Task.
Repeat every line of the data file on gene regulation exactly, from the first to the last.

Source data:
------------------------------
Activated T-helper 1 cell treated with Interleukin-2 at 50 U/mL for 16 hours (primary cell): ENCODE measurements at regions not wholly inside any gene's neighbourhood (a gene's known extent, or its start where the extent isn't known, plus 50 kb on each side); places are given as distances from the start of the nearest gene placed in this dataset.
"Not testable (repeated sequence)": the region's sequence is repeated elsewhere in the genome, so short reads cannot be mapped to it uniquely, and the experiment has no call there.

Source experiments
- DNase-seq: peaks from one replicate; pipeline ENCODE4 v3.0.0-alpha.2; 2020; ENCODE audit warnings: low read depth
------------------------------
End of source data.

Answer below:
Activated T-helper 1 cell treated with Interleukin-2 at 50 U/mL for 16 hours (primary cell): ENCODE measurements at regions not wholly inside any gene's neighbourhood (a gene's known extent, or its start where the extent isn't known, plus 50 kb on each side); places are given as distances from the start of the nearest gene placed in this dataset.
"Not testable (repeated sequence)": the region's sequence is repeated elsewhere in the genome, so short reads cannot be mapped to it uniquely, and the experiment has no call there.

Source experiments
- DNase-seq: peaks from one replicate; pipeline ENCODE4 v3.0.0-alpha.2; 2020; ENCODE audit warnings: low read depth